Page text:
Regenerating Shortleaf Pine in the Southern Appalachians

On June 14th, at the annual meeting of the Southern Group of State Foresters, Arkansas State Forester Joe Fox and U.S. Forest Service Southern Region Deputy Regional Forester Ken Arney announced the release of a long-awaited five-year plan developed by the Shortleaf Pine Initiative to stem the rapid decline of regional short­leaf pine forests. Shortleaf…  More 

Little Rock Hosts International Silviculture Workshop

On May 31st, over 50 researchers from the United States, China, Germany, Slovenia, Chile, Germany, Poland, Finland, the Czech Republic, Switzerland, Canada, Belgium, and the United Kingdom descended upon Little Rock, Arkansas to discuss forestry management techniques from around the world at the 10th International Workshop on Uneven-aged Silviculture. Jim Guldin, project leader for both of…  More 

2016 Southern Pine Silviculture Training Held in Arkansas and Louisiana

For 10 straights days from 25 April through May 3, U.S. Forest Service personnel from the Southern Research Station, Region 8, and State and Private Forestry (S&PF) taught a short course on southern pine silviculture as part of the National Advanced Silviculture Program (NASP). The silviculture certification program for the Forest Service, NASP consists of…  More 

Creating Young Forests to Benefit Wildlife

There’s a tendency to think of the hardwood forests of the South as pristine, undisturbed, and unchanging. But forests are constantly changing, which is a good thing for disturbance-dependent species that require open structural conditions created immediately after forest disturbances or at some point early in the process of recovery. Historically and still today, windstorms,…  More 

Under the Longleaf Pine Canopy

Longleaf pine forests once covered over 90 million acres of North America stretching from Texas to Florida to Virginia. However, logging, fire exclusion, and land use change caused the acreage of longleaf pine to shrink to about 2.5 million acres. “Longleaf pine forests are one of the most endangered terrestrial ecosystems in the southeastern United States,”…  More 

The Harrison Experimental Forest

Located in the lower Coastal Plain in southeastern Mississippi, the Harrison Experimental Forest (Harrison) was established on the Desoto National Forest in 1934. By that time, vast stands of southern pines, mostly longleaf pine, had been cut from the estimated 31 million acres that made up the southern Coastal Plain forest. Located just north of…  More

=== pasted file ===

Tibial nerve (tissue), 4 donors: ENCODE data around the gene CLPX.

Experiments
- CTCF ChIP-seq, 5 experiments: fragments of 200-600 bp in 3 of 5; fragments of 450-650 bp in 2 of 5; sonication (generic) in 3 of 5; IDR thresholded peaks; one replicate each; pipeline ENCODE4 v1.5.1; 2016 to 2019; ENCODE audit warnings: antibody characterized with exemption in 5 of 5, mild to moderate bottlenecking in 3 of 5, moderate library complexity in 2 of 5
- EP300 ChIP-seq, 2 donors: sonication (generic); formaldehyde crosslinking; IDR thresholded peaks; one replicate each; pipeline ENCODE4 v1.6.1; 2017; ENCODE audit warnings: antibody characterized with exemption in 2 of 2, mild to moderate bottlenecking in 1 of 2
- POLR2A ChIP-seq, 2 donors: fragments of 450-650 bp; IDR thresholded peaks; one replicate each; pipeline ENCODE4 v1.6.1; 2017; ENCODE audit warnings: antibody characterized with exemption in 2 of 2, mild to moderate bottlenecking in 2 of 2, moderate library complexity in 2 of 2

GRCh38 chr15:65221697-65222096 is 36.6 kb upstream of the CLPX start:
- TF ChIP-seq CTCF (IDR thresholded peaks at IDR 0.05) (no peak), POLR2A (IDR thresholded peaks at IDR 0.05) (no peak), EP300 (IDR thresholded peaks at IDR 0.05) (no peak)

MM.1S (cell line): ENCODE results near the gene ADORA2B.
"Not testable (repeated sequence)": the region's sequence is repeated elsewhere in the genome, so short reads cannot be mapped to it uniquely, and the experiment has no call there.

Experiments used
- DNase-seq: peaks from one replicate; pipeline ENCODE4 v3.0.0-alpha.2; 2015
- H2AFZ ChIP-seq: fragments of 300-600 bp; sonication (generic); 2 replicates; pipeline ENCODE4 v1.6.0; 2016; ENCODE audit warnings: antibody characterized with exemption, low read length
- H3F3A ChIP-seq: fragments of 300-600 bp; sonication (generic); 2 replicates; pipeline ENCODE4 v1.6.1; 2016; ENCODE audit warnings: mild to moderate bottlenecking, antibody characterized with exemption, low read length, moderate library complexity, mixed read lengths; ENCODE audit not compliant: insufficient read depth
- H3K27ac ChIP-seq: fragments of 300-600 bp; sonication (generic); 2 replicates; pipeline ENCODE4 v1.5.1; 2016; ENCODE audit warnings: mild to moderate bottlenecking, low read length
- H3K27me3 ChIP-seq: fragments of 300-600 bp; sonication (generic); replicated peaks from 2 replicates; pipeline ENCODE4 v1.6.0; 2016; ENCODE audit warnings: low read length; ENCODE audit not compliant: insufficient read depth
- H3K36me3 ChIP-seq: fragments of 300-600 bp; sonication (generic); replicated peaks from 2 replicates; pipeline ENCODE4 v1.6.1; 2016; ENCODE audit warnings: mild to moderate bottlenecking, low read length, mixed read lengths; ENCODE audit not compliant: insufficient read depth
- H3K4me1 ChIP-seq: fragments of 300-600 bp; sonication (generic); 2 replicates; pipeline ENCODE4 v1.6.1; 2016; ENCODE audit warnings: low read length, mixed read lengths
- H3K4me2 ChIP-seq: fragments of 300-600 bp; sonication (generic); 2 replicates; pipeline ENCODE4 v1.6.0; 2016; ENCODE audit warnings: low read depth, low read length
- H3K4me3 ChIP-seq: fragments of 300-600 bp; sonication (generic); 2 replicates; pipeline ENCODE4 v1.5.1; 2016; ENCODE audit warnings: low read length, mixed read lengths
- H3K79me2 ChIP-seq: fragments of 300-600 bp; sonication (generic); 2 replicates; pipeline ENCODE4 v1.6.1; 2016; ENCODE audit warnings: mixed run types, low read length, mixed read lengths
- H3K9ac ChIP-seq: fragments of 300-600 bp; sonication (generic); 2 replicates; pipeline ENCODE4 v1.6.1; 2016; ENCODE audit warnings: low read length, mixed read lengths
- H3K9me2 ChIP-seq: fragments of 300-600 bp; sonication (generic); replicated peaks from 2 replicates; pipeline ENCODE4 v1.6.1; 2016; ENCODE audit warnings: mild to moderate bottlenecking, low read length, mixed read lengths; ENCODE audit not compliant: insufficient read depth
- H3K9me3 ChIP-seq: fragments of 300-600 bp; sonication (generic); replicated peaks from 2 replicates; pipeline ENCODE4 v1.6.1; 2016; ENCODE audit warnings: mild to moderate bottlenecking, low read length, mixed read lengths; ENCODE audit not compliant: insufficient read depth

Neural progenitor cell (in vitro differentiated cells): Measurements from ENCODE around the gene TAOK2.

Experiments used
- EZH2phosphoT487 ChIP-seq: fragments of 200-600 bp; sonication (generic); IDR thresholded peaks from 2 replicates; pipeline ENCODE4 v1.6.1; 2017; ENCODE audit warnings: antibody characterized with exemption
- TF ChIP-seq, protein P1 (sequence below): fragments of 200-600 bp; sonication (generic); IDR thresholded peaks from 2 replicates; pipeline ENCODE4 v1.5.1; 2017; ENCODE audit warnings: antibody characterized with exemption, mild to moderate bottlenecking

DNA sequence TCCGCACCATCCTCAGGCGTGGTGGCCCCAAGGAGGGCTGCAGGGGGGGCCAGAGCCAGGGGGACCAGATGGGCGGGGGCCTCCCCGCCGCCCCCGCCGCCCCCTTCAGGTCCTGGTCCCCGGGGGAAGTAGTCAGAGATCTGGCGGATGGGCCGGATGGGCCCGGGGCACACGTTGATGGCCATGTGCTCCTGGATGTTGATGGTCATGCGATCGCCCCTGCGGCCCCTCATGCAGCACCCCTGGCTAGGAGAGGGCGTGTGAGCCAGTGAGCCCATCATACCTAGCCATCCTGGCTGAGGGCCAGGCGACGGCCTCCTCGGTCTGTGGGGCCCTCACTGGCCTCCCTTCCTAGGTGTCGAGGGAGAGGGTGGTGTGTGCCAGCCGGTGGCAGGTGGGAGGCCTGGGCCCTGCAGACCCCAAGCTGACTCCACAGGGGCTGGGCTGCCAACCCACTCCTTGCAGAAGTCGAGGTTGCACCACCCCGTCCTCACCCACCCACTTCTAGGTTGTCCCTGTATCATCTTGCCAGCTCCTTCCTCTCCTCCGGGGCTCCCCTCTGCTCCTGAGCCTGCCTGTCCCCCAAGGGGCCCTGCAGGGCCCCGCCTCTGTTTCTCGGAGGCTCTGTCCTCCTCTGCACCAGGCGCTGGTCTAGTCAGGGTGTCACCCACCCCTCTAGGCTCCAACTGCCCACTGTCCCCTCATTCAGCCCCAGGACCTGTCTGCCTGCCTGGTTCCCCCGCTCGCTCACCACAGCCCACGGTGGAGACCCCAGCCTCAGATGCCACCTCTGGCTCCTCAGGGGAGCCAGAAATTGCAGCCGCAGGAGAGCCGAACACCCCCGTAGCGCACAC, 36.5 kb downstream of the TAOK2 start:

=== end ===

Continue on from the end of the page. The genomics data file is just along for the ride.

Protecting Water Quality in North Carolina’s Neuse River Basin

The Neuse River begins in the Piedmont region of North Carolina, and much of its 275-mile journey to the Atlantic Ocean is through forests that are managed for timber. A new study by U.S. Forest Service researchers evaluates Best Management Practices (BMPs) for silviculture operations to see whether water quality in the Neuse River Basin…  More 

Restoring Shortleaf Pine in the Southern Appalachians

On July 29-30, the Consortium of Appalachian Fire Managers and Scientists (CAFMS) and The Nature Conservancy (TNC) hosted a workshop in Asheville, North Carolina, to discuss threats, barriers, and successes in relation to the restoration of shortleaf pine in the southern Appalachians. Over 80 participants from national forests and parks, state agencies, and nongovernmental organizations from…  More 

Thinning and Burning: The Best Defense Against Southern Pine Beetle

A recent study by U.S. Forest Service and university researchers shows that thinning and prescribed fire can protect stands of southern pines on a landscape level from infestations by southern pine beetle. The results, published online in the Journal of Forestry, also provide first-time confirmation of the effectiveness of the treatments supported by the Southern Pine…  More 

Could Forest Thinning Help Ease Water Shortages in the United States?

Planning for the future of the nation’s water resources is more important now than ever before as severe drought grips the West, affecting heavily populated areas and critical agricultural regions. Forests generally yield huge quantities of water—much more than crops or grasslands—but also use a lot of water during the growing season, so some land…  More